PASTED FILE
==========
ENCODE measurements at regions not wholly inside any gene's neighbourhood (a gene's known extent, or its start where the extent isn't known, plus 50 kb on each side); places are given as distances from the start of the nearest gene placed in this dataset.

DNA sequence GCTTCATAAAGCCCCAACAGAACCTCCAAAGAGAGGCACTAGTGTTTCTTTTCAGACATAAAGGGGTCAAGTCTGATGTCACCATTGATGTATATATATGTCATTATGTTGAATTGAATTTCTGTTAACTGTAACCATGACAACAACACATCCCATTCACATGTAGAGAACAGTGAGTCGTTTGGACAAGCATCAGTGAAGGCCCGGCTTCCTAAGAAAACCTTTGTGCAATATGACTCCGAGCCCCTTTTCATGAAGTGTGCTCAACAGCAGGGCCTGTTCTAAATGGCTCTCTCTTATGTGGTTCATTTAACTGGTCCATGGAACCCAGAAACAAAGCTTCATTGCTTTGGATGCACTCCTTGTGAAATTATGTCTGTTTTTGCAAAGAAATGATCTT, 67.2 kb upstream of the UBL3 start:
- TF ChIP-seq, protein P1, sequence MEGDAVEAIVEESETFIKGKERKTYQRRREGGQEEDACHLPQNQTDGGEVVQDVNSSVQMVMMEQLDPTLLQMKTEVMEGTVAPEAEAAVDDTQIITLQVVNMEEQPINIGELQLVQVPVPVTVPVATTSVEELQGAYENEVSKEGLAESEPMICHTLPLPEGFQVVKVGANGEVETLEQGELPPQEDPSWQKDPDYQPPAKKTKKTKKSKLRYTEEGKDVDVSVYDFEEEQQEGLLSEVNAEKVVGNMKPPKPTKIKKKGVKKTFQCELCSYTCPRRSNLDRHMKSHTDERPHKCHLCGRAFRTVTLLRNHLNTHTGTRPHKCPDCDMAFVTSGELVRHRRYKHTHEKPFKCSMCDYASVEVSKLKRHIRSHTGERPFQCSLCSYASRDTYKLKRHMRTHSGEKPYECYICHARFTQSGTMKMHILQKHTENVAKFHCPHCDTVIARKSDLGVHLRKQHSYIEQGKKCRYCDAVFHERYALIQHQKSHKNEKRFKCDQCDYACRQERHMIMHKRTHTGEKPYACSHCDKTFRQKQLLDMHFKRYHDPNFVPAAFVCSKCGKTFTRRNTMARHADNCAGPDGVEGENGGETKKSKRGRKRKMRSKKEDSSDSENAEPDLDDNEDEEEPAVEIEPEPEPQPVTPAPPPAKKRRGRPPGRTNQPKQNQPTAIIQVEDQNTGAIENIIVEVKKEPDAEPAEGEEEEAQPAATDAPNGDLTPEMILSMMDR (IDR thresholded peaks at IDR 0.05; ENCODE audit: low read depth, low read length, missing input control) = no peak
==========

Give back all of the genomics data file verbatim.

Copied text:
ENCODE measurements at regions not wholly inside any gene's neighbourhood (a gene's known extent, or its start where the extent isn't known, plus 50 kb on each side); places are given as distances from the start of the nearest gene placed in this dataset.

DNA sequence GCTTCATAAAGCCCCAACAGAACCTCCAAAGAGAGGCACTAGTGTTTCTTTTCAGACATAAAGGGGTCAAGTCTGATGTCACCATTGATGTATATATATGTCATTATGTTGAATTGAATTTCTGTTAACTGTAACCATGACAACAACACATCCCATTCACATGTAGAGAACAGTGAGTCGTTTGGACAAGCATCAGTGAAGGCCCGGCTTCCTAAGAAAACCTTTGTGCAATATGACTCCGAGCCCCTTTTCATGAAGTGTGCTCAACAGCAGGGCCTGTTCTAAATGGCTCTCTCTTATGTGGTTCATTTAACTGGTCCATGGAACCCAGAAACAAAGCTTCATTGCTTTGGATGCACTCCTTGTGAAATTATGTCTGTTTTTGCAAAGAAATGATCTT, 67.2 kb upstream of the UBL3 start:
- TF ChIP-seq, protein P1, sequence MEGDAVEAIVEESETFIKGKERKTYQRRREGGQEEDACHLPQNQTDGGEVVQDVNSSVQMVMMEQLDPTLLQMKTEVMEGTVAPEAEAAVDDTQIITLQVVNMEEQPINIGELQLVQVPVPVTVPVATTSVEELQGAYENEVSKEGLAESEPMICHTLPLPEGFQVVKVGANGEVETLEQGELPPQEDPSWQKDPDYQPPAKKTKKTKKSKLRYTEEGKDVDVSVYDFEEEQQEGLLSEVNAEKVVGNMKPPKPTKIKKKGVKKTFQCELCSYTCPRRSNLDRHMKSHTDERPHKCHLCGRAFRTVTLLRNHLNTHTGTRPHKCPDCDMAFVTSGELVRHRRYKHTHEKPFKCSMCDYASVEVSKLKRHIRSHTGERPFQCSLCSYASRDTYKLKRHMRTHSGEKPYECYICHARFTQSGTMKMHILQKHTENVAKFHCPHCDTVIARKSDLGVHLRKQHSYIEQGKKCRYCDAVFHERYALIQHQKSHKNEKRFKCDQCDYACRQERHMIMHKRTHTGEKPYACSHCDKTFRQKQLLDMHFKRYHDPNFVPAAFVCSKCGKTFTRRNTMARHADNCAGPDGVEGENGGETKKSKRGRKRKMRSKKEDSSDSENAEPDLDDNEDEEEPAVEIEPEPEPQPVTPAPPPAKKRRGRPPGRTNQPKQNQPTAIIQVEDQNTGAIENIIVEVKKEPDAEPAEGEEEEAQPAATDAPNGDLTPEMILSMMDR (IDR thresholded peaks at IDR 0.05; ENCODE audit: low read depth, low read length, missing input control) = no peak